Thursday, February 18, 2016

Charleswood Seniors Multi-Unit Housing Denied

Once again the plans for a seniors residence on church owned land has been shot down. This time it is by the city planning department whose rejection only seems to inspire confusion.

Not every development project has to be approved. However, every development needs a clear consistent policy set out by the city. In some cases some vocal proponents and opponents will make it very difficult to come to a decision that doesn't make someone want to duck and cover.

I originally looked at the project when it was proposed and thought it satisfied a need in the community and wasn't overly burdensome to the homes and streets surrounding.  The zoning meeting proved that there was a lot of controversy. Some of it came from those that didn't want to change the character of Charleswood.

It is a rather nebulous argument sometimes because it feels like someone closing the door after they themselves are inside.

The future needs of Charleswood are hard to deny. Many senior residents will find it hard to buy or even rent a place in the area if they sell their homes. It is true that that there are some personal care home homes, rental apartments and condos in the community but many are situated many blocks from where residents live now. Often, there are no places that are between house and personal care home.

The land behind the Charleswood United Church seems appropriate for seniors housing. It hardly looks like a location for massive amounts of traffic. At the moment, it seems that the winning idea for that land is do nothing.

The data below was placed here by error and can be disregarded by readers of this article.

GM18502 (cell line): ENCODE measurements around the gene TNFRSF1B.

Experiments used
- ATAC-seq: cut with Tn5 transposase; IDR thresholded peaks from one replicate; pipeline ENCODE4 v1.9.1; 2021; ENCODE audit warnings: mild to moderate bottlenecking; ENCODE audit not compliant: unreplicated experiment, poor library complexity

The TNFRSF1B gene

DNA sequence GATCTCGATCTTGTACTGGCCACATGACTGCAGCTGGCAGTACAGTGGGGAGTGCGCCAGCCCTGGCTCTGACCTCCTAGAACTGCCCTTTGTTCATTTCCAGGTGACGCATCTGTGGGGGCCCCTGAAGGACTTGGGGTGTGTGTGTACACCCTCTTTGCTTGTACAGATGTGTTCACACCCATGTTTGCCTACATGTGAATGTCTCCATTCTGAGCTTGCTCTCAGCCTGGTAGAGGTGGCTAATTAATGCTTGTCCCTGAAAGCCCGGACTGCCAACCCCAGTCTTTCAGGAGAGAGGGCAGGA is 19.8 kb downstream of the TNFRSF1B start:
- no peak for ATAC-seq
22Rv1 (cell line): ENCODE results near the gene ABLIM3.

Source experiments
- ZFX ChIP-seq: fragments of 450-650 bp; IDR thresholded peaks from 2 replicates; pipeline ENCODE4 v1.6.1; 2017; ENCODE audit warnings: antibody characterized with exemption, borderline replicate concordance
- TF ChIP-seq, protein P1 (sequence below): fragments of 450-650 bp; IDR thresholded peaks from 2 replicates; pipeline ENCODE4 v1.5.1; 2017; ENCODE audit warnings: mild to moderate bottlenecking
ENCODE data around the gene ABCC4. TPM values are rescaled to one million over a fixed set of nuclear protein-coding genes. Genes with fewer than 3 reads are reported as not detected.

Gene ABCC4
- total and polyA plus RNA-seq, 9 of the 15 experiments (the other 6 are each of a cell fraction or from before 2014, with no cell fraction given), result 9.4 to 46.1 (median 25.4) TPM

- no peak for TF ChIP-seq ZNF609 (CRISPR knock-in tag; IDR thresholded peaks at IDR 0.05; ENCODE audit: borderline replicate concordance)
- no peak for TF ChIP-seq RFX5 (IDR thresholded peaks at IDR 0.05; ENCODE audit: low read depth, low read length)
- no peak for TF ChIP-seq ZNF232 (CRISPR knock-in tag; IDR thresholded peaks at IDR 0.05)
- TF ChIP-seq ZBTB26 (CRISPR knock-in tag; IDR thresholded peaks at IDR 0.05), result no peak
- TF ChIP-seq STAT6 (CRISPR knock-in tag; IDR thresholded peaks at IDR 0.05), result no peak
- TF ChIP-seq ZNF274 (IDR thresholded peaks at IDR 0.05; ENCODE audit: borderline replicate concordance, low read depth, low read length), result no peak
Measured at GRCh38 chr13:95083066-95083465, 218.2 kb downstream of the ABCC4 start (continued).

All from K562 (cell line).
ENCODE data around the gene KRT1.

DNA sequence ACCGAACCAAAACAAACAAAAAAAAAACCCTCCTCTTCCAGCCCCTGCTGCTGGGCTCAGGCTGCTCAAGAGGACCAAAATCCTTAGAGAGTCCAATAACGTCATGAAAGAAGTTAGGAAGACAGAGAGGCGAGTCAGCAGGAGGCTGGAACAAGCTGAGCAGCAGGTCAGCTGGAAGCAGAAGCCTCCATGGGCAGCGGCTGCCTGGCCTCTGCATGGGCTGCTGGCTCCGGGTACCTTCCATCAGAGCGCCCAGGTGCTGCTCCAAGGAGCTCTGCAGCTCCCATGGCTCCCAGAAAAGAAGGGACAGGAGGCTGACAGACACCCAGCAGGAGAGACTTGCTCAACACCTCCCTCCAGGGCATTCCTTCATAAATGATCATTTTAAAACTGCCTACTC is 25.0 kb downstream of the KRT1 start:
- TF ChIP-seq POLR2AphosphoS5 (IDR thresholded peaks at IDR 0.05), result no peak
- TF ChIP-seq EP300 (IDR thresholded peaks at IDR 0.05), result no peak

In River Heights there was a fight over the railway land running north and south called Oakbank Line. The neighbourhood since the 1980s fought every single use of the land including the innocuous bike path. Today it is condos stretched all the way down the line. Residents must wonder now if the bike path was such a bad idea afterall.

At some point there will be something done with the land in Charlewood. Perhaps later on people will think a seniors residence on the site was a lost opportunity.


Anonymous said...

You mention the rail line in River Heights and I was not aware residents were opposed to bike trail along that rail corridor.

It has always made me a bit mad each time I drive by the reclaimed rail corridor along Gateway Road (Northeast Pioneers Greenway near Superstore, Palliser etc). They took that old rail line, ripped it out and put down an asphalt path that I always see cyclists, joggers, parents with strollers... promotes healthy activity in the community and beats the hell out of some condos shoe-horned into a rail corridor.

I always blamed Garth Steek for letting that land go to developers instead of another corridor for walking, biking, jogging like Gateway Road has.

You sound like you might know how we ended up with condos in River Heights instead of our Greenway opportunity. It would be great to see you write a full article on that topic alone someday if you feel so inspired!

Keep up the good work!

John Dobbin said...

It goes even further back to Sandy Hyman when CN was looking to end that line. Opposition was ferocious including from social activists normally associated with the left who believed that a bike path would be used by criminals to access yards along the line.

Succeeding city councillors faced losing their elected position in suggesting anything other than doing nothing. Eventually, the present city councillor was out voted by the community committee.

The solution of doing nothing was eventually overruled by outside city councillors. The bike path would have been easier along.